Users may wish to access the phasor and frequency estimates. For example, engineers may be required to monitor system performance for a variety of reasons. Accordingly, the phasor data and frequency estimates may be output from the DSP 16 and stored by the microprocessor 17 in a memory (not shown). If the data is then needed, it may be accessed by the user upon request which may be transmitted to the microprocessor 17 via the external interface 18. The external interface 18 may include an RS232 interface. The microprocessor 17 transfers the stored data from the memory to the user via the external interface 18.

While other techniques may be used to generate the phasor data, the DFT is commonly used because it is very efficient in estimating a particular frequency. Consider the waveform s(t) given by:

s(t)=B cos (ωt+γ) (1)

Then, sampling at N samples per cycle, the waveform is given by: ##EQU1## where ψ is defined as 2π/N and the samples of s(t_{k}) are: ##EQU2## Multiplying each sample by corresponding e^{-j}(kψ) (k=0,N-1) and summing, then rearranging, results in the DFT formula given by: ##EQU3## Note that the rms value requires division by a factor of the square root of 2.

The above description of the DFT assumes an integer samples per cycle N, resulting in a sampling frequency f_{s} =(N·f), where f is the fundamental frequency, for example, the expected operating frequency of the generator when fully energized. The fundamental frequency is related to the DFT window and may be an assumed value. With a sampling frequency of 60×32=1920 Hz, the DFT calculation using a 32 sample window will have a fundamental frequency of 60 Hz. At the same sampling frequency for a DFT window of N=22 samples, the DFT fundamental frequency is 87.27 Hz. Thus, the sampling frequency is an integer multiple of the fundamental frequency. The actual generator frequency varies from the DFT fundamental frequency by an amount Δf. Application of the DFT when f_{s} is not an integer of the fundamental will introduce an "error" in the phasor estimate. This error is used to estimate the actual frequency using the deviation from fundamental frequency.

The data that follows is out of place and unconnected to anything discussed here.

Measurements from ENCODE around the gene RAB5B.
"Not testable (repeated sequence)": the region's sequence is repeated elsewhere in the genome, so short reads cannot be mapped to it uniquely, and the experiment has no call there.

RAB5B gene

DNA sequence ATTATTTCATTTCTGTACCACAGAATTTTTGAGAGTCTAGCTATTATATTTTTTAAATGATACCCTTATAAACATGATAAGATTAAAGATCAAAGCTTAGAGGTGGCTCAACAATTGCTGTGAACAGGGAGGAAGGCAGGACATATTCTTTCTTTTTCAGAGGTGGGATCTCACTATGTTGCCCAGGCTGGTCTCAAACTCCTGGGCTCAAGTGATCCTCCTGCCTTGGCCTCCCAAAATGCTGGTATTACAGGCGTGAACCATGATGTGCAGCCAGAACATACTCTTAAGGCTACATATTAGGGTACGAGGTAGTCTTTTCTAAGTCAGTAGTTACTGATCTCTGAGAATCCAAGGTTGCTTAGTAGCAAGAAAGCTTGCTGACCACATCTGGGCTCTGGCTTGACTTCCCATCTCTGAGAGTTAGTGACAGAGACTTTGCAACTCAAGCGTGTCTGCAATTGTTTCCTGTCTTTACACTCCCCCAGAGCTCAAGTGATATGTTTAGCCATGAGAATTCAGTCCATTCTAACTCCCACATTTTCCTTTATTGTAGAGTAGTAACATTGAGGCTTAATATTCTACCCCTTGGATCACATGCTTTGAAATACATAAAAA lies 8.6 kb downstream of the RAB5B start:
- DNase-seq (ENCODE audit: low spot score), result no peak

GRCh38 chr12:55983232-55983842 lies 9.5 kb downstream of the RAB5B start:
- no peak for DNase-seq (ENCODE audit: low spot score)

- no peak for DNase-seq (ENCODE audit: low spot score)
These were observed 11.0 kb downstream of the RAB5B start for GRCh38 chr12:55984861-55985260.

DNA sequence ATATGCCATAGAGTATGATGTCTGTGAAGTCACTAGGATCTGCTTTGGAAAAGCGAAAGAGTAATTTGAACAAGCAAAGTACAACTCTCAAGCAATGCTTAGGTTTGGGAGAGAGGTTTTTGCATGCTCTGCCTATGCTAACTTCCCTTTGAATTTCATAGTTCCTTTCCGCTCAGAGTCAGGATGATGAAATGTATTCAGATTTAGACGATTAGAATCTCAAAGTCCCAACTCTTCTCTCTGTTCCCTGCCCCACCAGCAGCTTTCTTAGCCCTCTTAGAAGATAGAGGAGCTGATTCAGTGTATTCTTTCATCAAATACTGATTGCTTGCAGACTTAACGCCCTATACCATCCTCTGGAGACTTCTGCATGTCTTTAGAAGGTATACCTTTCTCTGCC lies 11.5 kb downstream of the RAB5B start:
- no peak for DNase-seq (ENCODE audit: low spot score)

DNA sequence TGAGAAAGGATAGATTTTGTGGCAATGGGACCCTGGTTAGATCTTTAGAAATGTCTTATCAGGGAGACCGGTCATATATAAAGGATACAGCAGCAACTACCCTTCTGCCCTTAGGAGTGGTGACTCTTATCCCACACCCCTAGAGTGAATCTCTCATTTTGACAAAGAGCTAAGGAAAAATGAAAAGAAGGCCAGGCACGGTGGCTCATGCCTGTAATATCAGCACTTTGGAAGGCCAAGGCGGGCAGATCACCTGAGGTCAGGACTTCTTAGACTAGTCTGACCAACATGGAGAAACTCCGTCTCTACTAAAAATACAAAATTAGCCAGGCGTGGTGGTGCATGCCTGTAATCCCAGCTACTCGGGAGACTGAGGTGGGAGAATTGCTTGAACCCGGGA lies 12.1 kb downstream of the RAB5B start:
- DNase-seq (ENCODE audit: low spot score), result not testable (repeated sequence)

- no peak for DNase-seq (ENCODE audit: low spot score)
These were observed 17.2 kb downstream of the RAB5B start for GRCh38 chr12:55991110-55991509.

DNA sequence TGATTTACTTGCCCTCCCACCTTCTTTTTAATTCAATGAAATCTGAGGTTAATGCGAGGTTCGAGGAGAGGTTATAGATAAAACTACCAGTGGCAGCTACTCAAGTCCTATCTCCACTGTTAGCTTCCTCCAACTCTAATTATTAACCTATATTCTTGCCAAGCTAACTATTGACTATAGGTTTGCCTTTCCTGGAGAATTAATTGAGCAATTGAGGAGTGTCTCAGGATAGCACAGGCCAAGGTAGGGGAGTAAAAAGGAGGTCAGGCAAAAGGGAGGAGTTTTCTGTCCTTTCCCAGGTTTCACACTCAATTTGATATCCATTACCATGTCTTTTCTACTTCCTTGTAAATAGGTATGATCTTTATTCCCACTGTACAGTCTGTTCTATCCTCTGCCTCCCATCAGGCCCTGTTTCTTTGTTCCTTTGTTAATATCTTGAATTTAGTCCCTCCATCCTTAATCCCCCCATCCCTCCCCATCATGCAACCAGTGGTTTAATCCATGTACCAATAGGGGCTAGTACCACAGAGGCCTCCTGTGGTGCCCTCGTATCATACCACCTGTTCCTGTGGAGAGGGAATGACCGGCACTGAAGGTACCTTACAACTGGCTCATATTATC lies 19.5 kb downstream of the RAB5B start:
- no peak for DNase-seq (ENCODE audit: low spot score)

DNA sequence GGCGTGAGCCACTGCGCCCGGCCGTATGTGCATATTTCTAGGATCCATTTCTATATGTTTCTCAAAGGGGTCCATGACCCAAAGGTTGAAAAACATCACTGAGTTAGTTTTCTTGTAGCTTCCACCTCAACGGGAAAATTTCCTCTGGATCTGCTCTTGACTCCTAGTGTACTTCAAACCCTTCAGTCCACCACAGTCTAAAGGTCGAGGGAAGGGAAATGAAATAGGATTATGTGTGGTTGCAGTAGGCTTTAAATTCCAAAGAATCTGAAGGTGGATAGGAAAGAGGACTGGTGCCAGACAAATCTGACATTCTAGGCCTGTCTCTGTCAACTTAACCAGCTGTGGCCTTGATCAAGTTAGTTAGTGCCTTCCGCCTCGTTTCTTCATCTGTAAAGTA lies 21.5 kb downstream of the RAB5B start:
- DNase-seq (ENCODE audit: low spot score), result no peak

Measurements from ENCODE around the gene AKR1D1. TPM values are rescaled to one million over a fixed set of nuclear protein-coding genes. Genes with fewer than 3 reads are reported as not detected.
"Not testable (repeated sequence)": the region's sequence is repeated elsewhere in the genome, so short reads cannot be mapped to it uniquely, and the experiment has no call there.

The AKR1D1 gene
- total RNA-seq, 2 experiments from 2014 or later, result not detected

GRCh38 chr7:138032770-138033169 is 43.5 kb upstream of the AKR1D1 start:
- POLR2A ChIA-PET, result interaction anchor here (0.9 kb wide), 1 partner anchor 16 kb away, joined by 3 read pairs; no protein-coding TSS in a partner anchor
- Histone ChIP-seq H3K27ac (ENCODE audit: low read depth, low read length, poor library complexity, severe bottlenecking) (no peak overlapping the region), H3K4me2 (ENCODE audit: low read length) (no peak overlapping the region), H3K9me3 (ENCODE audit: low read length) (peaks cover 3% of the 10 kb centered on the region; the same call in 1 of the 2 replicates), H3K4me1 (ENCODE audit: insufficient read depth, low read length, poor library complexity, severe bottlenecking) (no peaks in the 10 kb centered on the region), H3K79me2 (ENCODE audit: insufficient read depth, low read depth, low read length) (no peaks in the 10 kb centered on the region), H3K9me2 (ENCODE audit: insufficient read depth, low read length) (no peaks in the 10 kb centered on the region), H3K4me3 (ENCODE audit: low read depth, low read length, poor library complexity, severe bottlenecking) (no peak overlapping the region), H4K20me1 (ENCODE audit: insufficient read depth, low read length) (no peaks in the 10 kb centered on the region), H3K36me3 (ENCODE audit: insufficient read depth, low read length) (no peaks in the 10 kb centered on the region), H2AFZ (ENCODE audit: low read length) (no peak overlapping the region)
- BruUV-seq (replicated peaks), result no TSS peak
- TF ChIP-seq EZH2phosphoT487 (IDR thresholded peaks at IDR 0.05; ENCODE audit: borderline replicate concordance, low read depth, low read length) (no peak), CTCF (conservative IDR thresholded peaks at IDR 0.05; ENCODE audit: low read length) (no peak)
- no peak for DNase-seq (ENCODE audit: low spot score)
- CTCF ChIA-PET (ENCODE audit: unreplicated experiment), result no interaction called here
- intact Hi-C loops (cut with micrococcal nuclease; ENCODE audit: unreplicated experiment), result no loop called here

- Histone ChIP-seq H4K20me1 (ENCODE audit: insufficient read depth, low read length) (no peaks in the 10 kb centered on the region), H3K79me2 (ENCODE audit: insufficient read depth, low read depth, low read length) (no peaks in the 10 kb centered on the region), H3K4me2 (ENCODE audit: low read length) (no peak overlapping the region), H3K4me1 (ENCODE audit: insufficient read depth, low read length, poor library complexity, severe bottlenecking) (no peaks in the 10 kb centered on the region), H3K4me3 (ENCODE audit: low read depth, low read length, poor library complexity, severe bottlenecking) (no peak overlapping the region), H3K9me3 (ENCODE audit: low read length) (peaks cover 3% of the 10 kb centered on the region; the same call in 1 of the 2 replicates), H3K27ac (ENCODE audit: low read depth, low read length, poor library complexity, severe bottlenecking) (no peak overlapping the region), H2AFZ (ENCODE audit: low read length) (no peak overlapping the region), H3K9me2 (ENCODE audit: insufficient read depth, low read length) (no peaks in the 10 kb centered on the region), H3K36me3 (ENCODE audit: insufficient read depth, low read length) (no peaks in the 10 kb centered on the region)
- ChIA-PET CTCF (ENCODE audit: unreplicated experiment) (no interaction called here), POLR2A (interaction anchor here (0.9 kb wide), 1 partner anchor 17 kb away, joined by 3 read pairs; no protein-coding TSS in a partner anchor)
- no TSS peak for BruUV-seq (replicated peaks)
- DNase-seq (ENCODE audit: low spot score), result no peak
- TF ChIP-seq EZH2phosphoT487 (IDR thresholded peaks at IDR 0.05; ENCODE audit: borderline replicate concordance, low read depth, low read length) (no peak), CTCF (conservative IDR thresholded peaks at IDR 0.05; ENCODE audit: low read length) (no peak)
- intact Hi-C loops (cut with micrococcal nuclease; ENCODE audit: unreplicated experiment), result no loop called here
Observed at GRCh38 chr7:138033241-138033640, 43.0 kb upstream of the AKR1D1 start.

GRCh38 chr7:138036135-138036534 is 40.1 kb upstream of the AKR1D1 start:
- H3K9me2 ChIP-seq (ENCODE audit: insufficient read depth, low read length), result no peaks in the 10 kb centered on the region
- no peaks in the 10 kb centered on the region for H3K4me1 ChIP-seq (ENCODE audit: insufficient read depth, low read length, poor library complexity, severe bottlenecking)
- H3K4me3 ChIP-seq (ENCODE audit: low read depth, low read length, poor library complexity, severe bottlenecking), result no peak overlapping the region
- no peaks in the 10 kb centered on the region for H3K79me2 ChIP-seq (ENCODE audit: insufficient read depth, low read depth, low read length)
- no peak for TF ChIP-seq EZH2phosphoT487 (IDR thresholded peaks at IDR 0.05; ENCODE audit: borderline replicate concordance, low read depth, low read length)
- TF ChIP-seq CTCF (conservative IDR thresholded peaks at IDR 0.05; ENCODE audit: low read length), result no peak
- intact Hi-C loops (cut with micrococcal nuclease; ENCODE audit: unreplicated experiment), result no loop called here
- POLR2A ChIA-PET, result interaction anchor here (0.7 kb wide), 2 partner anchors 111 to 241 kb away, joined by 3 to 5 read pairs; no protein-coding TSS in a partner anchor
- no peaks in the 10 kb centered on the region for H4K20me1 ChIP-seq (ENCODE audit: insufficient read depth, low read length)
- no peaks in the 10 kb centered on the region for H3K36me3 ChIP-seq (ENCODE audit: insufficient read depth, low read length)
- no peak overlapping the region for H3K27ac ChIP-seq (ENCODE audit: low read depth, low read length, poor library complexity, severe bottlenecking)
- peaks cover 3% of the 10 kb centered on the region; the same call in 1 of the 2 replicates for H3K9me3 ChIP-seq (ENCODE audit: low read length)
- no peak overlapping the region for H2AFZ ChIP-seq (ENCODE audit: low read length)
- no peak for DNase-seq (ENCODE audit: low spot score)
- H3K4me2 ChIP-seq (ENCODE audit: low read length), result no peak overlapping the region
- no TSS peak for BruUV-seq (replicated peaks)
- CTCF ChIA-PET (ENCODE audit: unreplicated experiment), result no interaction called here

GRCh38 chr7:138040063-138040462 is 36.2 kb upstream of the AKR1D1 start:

Considering the signal defined by equation (1) where ω is defined as 2π(f+Δf), and f_{s=} (N·f). Applying the DFT equation results in: ##EQU4##

From the above equation, it is easy to determine that if the input signal is at frequency f, and Δf is zero and the equation simplifies to equation (6). It is also important to note that γ is the offset angle and will vary depending on when the DFT estimate begins. Therefore, equation (7) can be expressed as follows: ##EQU5## and where P is the complex phasor and P* is the complex conjugate of P. An exemplary phasor diagram is shown in FIG. 2. Note that each phasor is indicative of the instantaneous magnitude, angular frequency and phase of the signal at the time of sampling.

For frequency estimation, the input signal is assumed to be at the fundamental frequency f. The actual generator frequency is determined by computing Δf, then adjusting the frequency estimate.

A simplification of equations (7) and (8) may be used for the estimation of the frequency. If the frequency deviation is small, then sin(θ) approaches θ. Under this condition, equations (7) and (8) simplify to: ##EQU6##

In the above equation, the values of N and f are known. Δf is an unknown which must be determined to calculate the actual operating frequency. FIG. 3 shows the sampled waveform of the signal represented by equation (1). The cosine waveform has an offset angle of 0 degrees when sampled at instant t_{k}. Using the previous cycle of data, the DFT is computed according to equation (10). A new sample is acquired at instant t_{k+1} when the waveform has a new offset angle β. The offset angle between two consecutive samples (shown in FIG. 3) is given by: ##EQU7## Thus, the ratio of two consecutive DFT estimates is given by: ##EQU8## Ignoring the magnitude and examining the argument yields: ##EQU9##

By determining the DFT at different points in time, the angle difference from the two DFT estimates can be used to compute the actual operating frequency given by f+Δf. Solving equation (13) for f+Δf yields:

f+Δf=θ·f·N/2π (14)

One known technique for tracking the generator frequency is to track the frequency, then adjust the sampling rate in order to maintain a fixed number of samples per cycle. Thus, if the GPU acquired 12 samples per 60 Hz cycle, the sampling interval, Δt, would be 1.388 msecs. If the frequency changed to 30 Hz, the sampling interval, Δt, would be adjusted to 2.77 msecs. However, the DFT window N would remain unchanged.